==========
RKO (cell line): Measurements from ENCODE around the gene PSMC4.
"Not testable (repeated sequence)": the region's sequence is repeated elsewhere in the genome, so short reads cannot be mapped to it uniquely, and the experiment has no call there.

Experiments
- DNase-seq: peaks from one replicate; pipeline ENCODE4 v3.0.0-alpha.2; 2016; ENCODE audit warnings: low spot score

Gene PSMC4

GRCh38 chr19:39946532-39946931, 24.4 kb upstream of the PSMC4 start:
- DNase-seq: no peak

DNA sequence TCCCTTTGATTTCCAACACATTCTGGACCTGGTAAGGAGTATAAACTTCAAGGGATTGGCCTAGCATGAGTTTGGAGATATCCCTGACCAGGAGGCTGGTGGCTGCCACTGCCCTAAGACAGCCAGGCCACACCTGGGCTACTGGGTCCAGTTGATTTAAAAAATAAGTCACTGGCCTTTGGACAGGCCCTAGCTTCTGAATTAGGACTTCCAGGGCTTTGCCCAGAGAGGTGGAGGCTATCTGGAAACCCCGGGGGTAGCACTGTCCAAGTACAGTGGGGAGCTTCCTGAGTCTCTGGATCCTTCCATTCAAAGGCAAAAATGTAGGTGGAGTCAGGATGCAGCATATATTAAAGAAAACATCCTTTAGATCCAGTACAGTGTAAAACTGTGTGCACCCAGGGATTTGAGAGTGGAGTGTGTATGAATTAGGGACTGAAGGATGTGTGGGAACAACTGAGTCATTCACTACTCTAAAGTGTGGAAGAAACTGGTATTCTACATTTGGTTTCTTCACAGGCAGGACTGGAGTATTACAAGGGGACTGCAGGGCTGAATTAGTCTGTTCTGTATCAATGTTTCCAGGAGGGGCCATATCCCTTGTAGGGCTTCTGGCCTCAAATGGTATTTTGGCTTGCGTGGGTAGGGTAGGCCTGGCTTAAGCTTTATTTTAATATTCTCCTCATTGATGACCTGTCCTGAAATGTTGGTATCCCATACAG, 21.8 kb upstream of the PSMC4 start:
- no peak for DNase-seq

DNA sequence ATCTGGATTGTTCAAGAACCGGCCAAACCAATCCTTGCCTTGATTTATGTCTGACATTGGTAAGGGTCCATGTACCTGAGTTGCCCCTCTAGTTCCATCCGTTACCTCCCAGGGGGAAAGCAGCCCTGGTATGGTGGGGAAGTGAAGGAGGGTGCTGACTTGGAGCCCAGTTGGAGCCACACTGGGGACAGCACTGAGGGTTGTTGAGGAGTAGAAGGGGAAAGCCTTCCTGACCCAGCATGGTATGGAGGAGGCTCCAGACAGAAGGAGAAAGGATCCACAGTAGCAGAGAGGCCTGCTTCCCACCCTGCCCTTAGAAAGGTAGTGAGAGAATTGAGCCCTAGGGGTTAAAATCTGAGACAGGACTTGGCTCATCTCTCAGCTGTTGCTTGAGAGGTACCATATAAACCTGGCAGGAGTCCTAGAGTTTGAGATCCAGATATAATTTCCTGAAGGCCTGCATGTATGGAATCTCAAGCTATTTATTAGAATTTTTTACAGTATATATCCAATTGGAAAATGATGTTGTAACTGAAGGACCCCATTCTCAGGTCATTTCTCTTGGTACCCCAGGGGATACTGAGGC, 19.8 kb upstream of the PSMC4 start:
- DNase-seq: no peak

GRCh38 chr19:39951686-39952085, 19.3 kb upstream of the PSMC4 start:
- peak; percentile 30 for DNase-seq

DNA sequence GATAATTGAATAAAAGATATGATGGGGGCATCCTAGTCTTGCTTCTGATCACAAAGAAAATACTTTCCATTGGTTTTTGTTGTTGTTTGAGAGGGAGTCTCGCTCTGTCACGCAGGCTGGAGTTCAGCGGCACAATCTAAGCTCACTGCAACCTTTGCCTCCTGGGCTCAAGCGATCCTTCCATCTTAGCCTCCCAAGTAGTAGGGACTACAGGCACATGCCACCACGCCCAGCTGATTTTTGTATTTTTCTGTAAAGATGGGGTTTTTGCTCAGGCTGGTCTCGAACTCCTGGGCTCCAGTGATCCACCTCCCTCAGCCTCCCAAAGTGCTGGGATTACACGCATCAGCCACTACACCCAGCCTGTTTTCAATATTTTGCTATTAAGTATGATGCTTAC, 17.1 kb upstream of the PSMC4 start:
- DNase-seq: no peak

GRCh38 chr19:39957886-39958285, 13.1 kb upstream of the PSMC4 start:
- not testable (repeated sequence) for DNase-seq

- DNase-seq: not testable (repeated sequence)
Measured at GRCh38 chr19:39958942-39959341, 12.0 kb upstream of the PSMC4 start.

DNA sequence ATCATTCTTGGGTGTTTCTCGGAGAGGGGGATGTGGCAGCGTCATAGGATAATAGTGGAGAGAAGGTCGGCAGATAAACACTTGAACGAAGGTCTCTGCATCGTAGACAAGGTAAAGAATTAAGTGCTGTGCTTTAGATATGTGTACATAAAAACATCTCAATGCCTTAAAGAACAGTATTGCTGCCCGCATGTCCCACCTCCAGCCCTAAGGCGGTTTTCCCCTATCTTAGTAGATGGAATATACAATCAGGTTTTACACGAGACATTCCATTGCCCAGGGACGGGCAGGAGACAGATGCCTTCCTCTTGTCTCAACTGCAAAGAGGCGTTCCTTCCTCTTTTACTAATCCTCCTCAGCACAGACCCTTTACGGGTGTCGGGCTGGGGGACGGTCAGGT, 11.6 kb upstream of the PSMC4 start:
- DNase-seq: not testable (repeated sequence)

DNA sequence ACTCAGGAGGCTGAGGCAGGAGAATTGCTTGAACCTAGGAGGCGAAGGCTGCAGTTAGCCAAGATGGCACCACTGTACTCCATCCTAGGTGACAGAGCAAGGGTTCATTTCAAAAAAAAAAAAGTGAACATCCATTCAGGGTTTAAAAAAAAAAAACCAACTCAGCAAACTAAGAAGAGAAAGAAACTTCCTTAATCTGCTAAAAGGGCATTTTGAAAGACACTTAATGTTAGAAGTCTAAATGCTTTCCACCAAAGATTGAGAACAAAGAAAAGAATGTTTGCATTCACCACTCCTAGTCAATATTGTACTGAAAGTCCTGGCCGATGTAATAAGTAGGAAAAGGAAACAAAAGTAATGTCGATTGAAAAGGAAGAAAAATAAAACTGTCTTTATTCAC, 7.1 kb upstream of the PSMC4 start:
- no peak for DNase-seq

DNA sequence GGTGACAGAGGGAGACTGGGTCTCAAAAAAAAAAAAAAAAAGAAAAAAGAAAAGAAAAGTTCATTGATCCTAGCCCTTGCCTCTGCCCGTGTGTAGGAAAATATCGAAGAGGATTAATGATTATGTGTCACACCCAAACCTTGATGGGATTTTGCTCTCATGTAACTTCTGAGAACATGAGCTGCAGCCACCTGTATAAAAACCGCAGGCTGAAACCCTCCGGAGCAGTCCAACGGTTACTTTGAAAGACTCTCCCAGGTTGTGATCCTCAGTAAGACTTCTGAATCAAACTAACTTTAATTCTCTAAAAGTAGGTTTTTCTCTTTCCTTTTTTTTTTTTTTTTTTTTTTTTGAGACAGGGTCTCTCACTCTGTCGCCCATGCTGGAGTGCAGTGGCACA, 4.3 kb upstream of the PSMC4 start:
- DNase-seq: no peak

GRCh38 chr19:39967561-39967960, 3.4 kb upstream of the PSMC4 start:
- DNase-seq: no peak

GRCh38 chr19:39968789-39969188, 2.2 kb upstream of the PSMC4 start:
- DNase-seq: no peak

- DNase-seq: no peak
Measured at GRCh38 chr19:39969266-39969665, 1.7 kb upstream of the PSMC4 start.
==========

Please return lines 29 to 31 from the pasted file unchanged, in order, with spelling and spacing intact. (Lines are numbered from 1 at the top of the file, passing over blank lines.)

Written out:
- DNase-seq: no peak

- DNase-seq: no peak
Measured at GRCh38 chr19:39969266-39969665, 1.7 kb upstream of the PSMC4 start.